Abyei crisis: 40,000 children flee violence
The current crisis in Abyei region threatens the stability of an already fragile agreement between northern and southern Sudan, with many people on the ground nervous that it will trigger a wider conflict.
The impact on the children in Abyei is devastating.
So far Save the Children estimates that up to 40,000 children have fled the sudden flare-up of violence. Many will be separated from their families and will witness things no child should ever have to see.
Threat of violence
I was in Abyei a few weeks ago and was taken aback at the constant threat of violence that seemed to linger in the air, even then.
I spoke to Awen, a 70-year-old grandmother who told me, “We’re worried and afraid. The children can’t play outside like they are used to. Sometimes we move between different relatives’ villages, but then it becomes difficult to grow things. The children then don’t get enough to eat. We must also be prepared to flee.”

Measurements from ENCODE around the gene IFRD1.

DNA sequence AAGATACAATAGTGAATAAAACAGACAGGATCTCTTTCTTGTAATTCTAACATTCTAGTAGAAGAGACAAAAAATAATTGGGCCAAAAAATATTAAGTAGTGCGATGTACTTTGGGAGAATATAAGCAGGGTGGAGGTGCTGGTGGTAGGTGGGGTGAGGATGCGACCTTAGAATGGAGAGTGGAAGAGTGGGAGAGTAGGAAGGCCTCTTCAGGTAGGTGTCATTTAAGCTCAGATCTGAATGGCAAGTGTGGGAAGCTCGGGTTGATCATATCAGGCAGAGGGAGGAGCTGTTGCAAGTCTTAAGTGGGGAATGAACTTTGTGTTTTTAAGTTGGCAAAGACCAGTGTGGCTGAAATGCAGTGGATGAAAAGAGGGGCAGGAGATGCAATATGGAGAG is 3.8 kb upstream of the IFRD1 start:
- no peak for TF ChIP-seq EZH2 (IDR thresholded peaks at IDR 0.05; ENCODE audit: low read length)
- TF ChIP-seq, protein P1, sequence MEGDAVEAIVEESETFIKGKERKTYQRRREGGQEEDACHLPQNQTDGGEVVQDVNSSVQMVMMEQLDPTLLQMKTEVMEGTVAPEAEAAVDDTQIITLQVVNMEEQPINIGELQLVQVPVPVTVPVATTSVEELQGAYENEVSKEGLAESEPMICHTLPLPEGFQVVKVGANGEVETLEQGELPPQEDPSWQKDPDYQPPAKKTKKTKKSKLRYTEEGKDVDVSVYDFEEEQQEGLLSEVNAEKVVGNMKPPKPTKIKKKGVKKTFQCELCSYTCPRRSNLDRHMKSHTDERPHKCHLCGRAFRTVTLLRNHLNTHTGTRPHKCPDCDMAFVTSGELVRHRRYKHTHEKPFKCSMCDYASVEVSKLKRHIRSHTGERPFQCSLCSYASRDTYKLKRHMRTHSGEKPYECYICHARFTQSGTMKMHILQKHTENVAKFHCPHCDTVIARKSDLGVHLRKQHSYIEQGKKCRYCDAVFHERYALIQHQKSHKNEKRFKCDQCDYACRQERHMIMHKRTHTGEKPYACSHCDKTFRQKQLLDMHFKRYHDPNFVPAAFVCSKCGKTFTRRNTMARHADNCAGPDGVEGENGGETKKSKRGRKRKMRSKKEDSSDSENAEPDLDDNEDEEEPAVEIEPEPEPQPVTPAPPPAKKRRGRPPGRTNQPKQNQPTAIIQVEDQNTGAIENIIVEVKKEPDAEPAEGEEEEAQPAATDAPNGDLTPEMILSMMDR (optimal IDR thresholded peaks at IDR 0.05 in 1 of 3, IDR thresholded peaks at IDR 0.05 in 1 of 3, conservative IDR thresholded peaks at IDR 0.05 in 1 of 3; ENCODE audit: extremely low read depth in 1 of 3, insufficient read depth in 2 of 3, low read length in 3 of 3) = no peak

Almost certainly Awen and her family have now been forced to flee.
The region is being sieged by armed groups, militias and government forces.
The ferocity and unpredictability of the conflict makes it far too dangerous for Save the Children to operate. This needs to change.
We know there will be a massive need within Abyei and the nearby areas for food, shelter and child protection.
Children will be deeply affected by what they have seen and heard, terrified by all the gunfire and homes burning. We are already responding on the ground throughout northern and southern Sudan, but we urgently need safe humanitarian access to Abyei.
When I was previously in Abyei I took photo after photo, with children eagerly posing, laughing and jumping around.
Then I met Akout who was eight years old. She didn’t want to pose, and she didn’t want to smile. She said “I’m afraid. I’m afraid of getting killed.”
Save the Children has launched an appeal for the emergency response in southern Sudan.
Find out more about how we’re helping in southern Sudan
This post was written by Kristina Granqvist, the Senior Communications Advisor for Sudan.